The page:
If there was one person who could truly be called an icon of the travel industry, it was Gordon ‘Butch’ Stewart.
TORONTO — The cruise industry is widely regarded as one of the most resilient in travel, accustomed to navigating through challenges like hurricanes, tropical storms and viral outbreaks such as H1N1. But in 2020, cruising finally met its match in COVID-19, the global health crisis that forced a complete and utterly devastating shutdown of the entire industry.
First came outbreaks on two Princess Cruises ships in February and March, followed by the CDC’s No Sail Order on March 14, a blanket-wide measure that effectively suspended all cruise ship operations of 250 or more passengers in the United States. Two days later, CLIA, which represents over 50 cruise lines and more than 95% of global cruise capacity, made the extraordinary move to voluntarily and temporarily suspend all ocean-going cruise ship operations from and to U.S. ports of call. A few days after that, on March 19, the Government of Canada followed suit with a cruise ban of its own that applied to ships carrying more than 100 people in Canadian waters.
In one fell swoop ships became dead in the water, an unprecedented scenario for the once formidable cruise industry.
For the better part of the year cruising remained largely inactive, with both bans seeing repeated extensions. Canada’s ban will carry over into next year, to Feb. 28, while the CDC’s No Sail Order, which expired on Oct. 29, has been replaced with a new Framework for Conditional Sailing Order that provides cruise lines with rigid guidelines for their eventual resumption. But this, say industry experts, won’t take place until at least spring 2021. And while several ocean-going and river cruise companies like MSC and AmaWaterways were able to resume limited summer operations in Europe for select European markets, the cruise industry still lost billions without any large-scale cruises operating in U.S., Canadian and Caribbean waters.
Just how much did it lose? CLIA puts the number at more than US$77 billion in global economic losses from mid-March through today. Plus, a total of 518,000 jobs were lost this year, resulting in $23 billion in wages.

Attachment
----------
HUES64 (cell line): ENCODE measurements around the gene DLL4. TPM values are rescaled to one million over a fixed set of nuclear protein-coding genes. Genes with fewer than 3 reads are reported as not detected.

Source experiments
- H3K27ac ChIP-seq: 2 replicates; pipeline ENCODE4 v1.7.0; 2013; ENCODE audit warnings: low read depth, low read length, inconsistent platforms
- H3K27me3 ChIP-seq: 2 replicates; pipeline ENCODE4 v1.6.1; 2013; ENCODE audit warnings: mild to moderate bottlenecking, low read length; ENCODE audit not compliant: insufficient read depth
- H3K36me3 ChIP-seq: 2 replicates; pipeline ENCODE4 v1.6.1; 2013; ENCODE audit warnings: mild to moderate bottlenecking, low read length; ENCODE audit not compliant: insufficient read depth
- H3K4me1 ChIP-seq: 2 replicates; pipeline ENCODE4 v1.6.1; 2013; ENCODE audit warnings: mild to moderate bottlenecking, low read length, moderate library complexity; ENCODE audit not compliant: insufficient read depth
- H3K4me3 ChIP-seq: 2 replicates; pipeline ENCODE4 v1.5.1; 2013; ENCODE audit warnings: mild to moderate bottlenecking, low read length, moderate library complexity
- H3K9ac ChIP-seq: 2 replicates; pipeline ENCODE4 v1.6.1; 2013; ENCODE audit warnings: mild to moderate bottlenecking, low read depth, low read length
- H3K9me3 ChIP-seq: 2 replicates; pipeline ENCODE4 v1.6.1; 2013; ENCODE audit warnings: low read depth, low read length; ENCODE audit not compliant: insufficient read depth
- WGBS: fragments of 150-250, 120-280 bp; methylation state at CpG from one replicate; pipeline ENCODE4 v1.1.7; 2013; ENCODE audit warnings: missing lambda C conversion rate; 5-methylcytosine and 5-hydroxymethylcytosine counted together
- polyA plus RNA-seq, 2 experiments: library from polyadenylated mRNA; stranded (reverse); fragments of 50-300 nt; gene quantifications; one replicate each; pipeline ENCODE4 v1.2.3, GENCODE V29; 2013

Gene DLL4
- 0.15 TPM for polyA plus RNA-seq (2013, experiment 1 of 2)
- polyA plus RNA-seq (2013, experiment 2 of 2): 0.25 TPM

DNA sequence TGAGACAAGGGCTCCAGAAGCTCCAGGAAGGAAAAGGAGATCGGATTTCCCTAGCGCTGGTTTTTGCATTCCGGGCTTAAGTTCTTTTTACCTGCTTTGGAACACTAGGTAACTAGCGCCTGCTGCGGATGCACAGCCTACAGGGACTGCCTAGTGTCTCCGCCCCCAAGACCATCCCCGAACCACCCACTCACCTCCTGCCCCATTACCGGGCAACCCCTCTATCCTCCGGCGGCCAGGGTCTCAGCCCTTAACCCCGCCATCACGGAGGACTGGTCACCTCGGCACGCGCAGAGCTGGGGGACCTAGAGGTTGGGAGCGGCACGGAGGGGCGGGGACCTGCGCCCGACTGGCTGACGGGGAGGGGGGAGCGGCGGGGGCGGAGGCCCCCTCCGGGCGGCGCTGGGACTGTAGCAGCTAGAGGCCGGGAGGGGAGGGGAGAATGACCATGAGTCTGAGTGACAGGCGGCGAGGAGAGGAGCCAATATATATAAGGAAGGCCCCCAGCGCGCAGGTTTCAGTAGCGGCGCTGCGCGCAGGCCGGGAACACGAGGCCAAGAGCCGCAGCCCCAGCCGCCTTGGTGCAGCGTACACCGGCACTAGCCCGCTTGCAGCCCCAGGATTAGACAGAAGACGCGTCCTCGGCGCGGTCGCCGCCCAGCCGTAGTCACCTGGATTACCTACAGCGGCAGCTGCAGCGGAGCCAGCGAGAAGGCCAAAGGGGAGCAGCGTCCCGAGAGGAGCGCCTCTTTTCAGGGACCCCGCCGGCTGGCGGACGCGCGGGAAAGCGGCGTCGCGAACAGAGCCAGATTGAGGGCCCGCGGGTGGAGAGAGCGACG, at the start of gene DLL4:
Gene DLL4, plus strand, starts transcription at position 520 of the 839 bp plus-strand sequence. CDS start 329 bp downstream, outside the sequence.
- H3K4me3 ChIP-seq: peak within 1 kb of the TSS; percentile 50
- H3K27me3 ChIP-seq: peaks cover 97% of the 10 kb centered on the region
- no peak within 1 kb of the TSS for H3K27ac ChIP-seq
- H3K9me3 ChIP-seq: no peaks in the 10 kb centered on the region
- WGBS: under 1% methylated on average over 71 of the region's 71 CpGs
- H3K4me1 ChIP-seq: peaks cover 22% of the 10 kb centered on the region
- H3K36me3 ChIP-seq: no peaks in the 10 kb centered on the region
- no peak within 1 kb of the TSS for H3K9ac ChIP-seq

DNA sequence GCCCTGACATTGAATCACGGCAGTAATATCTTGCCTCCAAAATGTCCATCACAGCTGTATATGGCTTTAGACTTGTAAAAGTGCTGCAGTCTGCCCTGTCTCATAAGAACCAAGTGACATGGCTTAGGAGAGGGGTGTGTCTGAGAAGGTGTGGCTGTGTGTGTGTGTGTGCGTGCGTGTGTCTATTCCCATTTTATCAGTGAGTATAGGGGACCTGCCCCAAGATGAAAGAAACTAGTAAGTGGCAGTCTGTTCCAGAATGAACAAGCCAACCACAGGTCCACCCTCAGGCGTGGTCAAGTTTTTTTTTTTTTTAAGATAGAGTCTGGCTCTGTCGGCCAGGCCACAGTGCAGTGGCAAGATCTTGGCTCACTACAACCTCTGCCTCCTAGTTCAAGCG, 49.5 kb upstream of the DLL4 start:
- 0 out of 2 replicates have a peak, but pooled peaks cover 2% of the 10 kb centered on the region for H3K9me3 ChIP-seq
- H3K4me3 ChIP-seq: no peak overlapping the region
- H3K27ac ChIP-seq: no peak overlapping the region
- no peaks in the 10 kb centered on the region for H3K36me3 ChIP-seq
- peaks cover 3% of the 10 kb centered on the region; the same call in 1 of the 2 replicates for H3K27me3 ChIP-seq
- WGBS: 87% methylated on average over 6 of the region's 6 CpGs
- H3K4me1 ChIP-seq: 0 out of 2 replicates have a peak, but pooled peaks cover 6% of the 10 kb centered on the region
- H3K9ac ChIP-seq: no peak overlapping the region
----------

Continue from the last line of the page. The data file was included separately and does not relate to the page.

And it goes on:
Speaking exclusively with Travelweek, Laziza Lambert, Strategic Communications Manager at CLIA, emphasized the importance of cruising not just to the travel and tourism industries, but to the global economy at large.
“Cruise activity supports multiple sectors of the global economy, from transportation and aviation, to food and beverage, lodging, manufacturing, agriculture, travel agencies and a robust supply chain that stretches across the globe, the vast majority of which are small- and medium-sized businesses,” she said.
In Canada alone, the cruise industry generates Can$4.1 billion in economic activity and supports more than 29,000 Canadian jobs. CLIA estimates that every 1% drop in cruising in Canada results in up to 300 jobs lost, and that each day of the suspension results in the loss of up to 100 Canadian jobs. The pandemic’s economic impact is felt over 10 times as much in the United States, where the cruise industry generates over US$53 billion in economic activity and supports 421,000 American jobs.
With so much riding on their shoulders, cruise lines, to their credit, have not sat idle in waters these past nine months, waiting for the pandemic to pass. All major lines, both ocean-going and river, have spent this down time implementing stringent safety protocols to complement their already existing health measures onboard. Most notably, and in the spirit of collaboration, Royal Caribbean Group and Norwegian Cruise Line Holdings Ltd (NCLH) teamed up over the summer to launch a group of experts called the ‘Healthy Sail Panel’, tasked with developing safety recommendations in response to COVID-19. In September, the Panel submitted its first phase of protocols to the CDC, which totalled 74 best practices aimed at protecting the health and safety of guests, crew and local communities.
“As with the rest of the world, our plans for 2020 were turned upside down at the emergence of the COVID-19 pandemic, culminating in the voluntary suspension of cruise operations worldwide in mid-March,” said Lambert. “In the months that followed, our industry wasted no time engaging leading experts and government authorities to strengthen already robust public health measures and to put people and communities first. With enhanced measures in place, an initial resumption of cruising began in Europe and some other parts of the world, building confidence in the industry’s new protocols and inspiring hope for the future.”
With the rollout of COVID-19 vaccines now taking place around the world, including in Canada, the United States and the United Kingdom, hope is at an all-time high. And coupled with 2021 Wave Season deals that are now pouring in, the cruise industry looks poised to come back stronger than ever next year.
“As we turn the page on 2020, the industry has a lot to look forward to,” said Lambert. “Cruising is the best way to experience the world and as we look ahead, CLIA and our cruise line members look forward to welcoming passengers back from around the world in a gradual and responsible manner so that they can once again create unforgettable memories.”